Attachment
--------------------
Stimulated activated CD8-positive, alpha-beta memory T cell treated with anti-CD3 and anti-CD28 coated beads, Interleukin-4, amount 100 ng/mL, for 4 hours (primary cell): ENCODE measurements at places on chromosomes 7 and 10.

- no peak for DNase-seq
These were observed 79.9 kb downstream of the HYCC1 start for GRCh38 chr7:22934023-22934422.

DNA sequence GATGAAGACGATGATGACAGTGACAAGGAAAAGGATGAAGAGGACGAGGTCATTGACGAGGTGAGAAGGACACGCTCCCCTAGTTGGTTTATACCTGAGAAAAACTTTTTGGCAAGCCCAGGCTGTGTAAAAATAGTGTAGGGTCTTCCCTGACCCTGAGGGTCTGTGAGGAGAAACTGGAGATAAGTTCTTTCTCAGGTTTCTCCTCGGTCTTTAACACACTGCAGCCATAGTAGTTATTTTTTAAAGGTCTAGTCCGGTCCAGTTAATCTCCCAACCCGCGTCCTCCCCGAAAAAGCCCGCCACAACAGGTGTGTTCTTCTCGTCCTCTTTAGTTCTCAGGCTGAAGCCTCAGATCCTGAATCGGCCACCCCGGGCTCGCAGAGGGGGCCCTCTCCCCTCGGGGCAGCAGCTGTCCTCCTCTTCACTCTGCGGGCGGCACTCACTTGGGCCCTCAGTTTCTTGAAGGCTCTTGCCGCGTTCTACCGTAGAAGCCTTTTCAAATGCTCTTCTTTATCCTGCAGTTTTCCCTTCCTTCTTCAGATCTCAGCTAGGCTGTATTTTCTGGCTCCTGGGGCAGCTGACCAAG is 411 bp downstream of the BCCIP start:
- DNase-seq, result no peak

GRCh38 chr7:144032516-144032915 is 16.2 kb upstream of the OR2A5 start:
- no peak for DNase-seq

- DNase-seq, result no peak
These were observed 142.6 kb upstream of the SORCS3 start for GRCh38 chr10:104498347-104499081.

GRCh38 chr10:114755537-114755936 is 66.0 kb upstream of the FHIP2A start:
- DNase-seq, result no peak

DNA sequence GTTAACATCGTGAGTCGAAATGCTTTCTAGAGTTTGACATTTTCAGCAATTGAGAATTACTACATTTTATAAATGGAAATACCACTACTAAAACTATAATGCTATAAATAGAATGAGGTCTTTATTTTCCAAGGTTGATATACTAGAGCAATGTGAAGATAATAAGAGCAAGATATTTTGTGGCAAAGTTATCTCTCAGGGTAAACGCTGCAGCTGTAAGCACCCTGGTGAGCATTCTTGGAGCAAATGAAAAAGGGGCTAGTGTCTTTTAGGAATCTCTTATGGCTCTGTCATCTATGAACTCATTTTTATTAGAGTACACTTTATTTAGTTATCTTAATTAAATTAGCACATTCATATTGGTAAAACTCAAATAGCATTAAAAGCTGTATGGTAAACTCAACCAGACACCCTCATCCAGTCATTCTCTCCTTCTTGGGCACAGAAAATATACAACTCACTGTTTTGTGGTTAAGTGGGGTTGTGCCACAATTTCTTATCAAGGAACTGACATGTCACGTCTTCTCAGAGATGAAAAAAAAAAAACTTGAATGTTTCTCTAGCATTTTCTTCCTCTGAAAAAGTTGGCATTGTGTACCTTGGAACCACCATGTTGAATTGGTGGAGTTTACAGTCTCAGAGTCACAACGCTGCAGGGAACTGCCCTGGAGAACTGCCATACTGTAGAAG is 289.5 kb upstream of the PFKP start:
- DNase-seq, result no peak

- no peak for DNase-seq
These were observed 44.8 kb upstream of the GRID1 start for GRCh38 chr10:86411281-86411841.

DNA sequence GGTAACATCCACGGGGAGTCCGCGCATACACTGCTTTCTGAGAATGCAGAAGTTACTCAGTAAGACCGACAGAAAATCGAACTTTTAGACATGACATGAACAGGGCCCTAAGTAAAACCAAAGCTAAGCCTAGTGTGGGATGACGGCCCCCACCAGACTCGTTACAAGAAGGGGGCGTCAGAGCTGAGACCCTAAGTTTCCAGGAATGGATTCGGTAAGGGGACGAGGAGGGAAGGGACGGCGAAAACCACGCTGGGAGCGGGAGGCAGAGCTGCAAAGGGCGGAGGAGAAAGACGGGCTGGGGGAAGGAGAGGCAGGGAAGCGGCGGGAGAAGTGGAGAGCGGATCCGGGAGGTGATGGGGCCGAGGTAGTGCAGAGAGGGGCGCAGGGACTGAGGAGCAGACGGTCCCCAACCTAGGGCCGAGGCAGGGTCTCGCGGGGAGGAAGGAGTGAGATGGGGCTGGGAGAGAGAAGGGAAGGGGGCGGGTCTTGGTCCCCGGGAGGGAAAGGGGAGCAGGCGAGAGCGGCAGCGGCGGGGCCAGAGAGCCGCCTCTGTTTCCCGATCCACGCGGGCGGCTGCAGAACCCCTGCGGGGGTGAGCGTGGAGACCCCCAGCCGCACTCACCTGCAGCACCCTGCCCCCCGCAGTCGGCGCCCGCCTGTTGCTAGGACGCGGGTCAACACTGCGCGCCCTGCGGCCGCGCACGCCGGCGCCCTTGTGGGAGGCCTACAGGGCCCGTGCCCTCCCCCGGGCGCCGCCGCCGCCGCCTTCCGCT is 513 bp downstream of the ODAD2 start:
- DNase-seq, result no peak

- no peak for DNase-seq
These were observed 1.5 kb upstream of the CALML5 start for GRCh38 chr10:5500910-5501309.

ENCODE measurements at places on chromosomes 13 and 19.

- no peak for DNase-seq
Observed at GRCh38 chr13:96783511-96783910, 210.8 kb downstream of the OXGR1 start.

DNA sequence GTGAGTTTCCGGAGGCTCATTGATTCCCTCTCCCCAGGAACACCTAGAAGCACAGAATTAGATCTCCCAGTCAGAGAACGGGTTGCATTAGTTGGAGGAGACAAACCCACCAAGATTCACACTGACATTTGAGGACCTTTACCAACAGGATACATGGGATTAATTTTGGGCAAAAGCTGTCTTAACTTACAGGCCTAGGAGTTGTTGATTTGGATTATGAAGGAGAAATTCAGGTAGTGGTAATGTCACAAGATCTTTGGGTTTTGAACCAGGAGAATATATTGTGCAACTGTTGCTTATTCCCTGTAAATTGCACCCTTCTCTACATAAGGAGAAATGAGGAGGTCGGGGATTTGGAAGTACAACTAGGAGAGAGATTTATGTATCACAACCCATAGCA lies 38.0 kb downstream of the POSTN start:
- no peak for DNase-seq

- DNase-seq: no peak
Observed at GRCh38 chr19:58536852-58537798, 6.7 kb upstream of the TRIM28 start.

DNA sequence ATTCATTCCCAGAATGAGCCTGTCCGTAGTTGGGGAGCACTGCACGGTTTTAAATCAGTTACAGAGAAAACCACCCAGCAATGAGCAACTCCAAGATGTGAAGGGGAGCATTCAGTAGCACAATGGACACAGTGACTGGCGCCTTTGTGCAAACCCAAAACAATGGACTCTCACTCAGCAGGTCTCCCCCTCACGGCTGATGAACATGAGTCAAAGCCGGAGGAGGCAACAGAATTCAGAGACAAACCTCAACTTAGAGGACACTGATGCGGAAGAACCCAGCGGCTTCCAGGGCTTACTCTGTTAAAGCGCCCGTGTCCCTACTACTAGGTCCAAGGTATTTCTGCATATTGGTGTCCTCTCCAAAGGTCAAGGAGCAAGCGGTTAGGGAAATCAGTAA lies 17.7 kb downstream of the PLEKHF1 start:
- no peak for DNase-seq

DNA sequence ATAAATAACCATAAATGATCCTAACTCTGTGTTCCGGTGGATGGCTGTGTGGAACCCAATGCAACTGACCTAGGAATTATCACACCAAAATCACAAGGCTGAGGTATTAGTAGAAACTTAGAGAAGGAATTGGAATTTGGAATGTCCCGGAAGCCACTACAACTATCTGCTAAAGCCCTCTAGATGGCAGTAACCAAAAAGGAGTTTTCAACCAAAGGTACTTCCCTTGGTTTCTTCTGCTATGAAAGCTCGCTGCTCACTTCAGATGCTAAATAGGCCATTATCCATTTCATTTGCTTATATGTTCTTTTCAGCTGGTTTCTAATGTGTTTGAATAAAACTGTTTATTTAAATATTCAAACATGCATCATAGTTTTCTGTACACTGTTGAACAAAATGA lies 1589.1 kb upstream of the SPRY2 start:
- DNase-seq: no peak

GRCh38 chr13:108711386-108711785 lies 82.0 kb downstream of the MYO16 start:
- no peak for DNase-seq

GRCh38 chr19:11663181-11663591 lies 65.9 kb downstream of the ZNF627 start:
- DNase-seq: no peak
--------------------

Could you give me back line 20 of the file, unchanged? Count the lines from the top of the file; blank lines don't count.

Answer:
ENCODE measurements at places on chromosomes 13 and 19.